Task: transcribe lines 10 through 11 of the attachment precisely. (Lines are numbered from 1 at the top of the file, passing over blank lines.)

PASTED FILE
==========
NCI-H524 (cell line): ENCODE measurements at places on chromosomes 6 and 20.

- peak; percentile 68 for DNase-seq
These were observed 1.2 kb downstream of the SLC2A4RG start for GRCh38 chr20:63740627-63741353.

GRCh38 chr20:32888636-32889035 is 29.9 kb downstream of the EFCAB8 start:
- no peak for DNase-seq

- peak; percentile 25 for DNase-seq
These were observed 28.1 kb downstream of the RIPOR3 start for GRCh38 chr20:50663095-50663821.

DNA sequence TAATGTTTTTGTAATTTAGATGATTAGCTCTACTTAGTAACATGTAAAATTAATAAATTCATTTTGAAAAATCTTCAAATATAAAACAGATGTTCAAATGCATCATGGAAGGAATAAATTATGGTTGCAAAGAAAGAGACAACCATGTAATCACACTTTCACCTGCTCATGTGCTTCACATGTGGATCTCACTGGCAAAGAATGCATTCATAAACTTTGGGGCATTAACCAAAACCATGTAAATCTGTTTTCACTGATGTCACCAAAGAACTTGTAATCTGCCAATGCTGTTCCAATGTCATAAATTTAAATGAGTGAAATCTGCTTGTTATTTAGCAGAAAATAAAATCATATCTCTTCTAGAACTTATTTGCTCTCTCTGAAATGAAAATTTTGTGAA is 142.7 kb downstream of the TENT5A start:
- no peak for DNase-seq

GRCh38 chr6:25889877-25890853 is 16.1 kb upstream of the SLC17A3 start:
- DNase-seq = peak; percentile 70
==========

GRCh38 chr6:25889877-25890853 is 16.1 kb upstream of the SLC17A3 start:
- DNase-seq = peak; percentile 70